The debate over the purpose of middle school continues today in what is known as articulation (“Traumatized by Memories of Middle School? You Are Not Alone,” The New York Times, May 5). To understand the issue, it’s necessary to review the roles that the Committee of Ten in 1893 and the Committee of Five in 1905 played in ultimately establishing the country’s first junior high school in Columbus, Ohio in 1909.
Both insisted that eight years was too long for elementary education and that fourteen years was too late to begin secondary education. By the late 1920s, most urban school systems had committed themselves to a 6-3-3 organization, which persists to this day.
The problem is that young people today are exposed to graphic images and information far more so than their predecessors. As a result, middle school in many ways is the most challenging place to teach. Students are no longer the sheltered children of the past nor the sophisticated young adults of the present. I’m not surprised that recruiting and retaining teachers to fill the middle school classrooms is so hard.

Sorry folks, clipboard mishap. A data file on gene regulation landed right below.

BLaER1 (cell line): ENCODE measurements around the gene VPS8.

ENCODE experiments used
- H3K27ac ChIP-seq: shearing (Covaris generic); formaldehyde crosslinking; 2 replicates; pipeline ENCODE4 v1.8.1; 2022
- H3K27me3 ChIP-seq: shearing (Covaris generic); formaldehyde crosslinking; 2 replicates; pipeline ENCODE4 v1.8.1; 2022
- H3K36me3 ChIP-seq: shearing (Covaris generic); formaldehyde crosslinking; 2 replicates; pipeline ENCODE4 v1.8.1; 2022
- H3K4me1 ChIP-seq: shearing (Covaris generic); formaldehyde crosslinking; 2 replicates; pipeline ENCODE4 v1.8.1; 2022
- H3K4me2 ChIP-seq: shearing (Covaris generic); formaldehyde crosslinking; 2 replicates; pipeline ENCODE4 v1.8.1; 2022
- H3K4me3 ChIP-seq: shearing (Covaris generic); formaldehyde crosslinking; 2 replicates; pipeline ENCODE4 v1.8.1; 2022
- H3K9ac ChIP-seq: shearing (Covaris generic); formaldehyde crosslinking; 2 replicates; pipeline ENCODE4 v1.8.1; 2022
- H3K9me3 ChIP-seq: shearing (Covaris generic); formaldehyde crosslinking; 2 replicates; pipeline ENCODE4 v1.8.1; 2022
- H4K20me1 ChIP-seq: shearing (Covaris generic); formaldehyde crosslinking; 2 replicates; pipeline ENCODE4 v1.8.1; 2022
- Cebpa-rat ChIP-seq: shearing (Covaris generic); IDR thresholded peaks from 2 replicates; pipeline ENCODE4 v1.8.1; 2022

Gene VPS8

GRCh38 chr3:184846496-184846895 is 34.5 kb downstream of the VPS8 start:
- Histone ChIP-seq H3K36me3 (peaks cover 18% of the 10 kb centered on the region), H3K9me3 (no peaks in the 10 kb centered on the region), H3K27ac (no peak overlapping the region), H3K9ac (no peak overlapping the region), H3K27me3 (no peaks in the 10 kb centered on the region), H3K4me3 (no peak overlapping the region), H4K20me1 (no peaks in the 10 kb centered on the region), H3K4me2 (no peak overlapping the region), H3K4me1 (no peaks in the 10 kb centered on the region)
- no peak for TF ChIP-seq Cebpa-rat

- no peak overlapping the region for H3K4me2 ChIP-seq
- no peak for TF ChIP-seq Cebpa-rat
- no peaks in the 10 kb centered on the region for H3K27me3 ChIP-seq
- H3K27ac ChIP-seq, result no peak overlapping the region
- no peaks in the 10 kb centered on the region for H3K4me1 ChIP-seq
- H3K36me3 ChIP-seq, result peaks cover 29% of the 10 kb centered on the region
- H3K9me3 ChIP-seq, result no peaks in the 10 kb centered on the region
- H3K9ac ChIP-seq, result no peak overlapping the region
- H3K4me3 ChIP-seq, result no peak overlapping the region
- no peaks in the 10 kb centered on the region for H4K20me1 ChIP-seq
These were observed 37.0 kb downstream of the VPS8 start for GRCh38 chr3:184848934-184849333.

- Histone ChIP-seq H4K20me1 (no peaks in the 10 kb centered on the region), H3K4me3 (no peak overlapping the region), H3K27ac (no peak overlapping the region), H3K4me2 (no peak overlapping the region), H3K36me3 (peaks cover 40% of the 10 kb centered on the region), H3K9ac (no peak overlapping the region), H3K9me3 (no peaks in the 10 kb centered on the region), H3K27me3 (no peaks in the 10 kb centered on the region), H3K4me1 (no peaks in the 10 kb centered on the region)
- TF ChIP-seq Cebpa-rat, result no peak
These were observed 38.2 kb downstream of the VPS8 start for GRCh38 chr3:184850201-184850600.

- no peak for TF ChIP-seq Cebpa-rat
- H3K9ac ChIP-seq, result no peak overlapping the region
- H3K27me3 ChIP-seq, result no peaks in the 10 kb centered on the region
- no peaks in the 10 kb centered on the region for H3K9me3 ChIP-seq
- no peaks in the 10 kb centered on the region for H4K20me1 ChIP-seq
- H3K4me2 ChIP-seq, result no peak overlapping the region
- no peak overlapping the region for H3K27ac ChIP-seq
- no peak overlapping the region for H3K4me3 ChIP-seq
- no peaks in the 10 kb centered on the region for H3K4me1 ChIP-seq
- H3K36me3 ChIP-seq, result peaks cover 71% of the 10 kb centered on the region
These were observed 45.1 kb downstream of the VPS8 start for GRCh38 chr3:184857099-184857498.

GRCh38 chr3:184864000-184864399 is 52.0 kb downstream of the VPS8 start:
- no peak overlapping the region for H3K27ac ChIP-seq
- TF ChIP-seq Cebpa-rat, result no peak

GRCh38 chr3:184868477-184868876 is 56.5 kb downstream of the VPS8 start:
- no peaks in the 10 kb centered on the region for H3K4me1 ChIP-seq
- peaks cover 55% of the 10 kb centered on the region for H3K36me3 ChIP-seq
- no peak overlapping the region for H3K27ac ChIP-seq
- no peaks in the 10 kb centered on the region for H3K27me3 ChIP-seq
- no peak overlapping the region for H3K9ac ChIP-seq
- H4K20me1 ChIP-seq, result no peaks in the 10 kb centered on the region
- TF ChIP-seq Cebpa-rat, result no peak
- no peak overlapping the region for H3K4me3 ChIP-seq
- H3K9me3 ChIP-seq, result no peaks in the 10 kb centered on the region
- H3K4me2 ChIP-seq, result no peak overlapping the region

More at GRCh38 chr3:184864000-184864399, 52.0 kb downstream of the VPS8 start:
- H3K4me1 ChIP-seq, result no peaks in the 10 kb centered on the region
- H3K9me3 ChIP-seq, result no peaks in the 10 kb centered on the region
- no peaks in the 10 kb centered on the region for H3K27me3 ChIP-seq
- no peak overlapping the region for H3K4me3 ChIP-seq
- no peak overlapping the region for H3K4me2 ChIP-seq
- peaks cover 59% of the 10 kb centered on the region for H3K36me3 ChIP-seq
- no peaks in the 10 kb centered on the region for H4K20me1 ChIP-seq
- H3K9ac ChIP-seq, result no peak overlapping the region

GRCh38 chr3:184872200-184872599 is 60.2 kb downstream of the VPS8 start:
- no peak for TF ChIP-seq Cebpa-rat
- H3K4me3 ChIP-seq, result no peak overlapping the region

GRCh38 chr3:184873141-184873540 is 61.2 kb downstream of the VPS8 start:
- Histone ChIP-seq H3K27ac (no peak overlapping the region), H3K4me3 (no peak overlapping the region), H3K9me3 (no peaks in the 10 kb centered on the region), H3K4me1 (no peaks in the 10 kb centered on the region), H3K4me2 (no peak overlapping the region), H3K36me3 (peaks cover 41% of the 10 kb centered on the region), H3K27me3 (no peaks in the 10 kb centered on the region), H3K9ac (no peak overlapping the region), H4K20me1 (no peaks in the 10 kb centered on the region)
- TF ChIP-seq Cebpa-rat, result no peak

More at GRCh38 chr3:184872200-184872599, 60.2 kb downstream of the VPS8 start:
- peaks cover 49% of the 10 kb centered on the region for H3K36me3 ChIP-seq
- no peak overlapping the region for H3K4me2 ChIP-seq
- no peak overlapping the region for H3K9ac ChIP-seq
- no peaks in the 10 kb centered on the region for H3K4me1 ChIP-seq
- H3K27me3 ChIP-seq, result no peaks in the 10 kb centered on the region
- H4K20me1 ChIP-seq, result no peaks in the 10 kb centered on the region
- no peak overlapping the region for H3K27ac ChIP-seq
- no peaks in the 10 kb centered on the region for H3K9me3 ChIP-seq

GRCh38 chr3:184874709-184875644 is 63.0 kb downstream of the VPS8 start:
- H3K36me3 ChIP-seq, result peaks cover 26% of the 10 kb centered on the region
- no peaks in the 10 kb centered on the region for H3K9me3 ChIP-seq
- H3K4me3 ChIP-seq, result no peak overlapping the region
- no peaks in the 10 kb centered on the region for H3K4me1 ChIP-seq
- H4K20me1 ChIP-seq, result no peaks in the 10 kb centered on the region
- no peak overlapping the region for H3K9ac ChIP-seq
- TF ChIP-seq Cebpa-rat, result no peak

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2 Replies to “Is there life after middle school?”
Interesting observation. My anecdotal experience supports your observation. From what I could tell, my kids’ elementary and high school environments/experiences were not that much harder or easier than my own 30 years earlier. But, my kids’ middle school environments/experiences were significantly harder than my own. Certainly, it was/is common now for parents and teachers to complain that the middle school years are the toughest years for their kids, both out and in school.
Labor Lawyer: Middle school is neither fish nor fowl because kids are bombarded with images that prior generations lacked access to. Yet they are not mature enough to handle the information properly. That’s why most teachers avoid teaching middle school.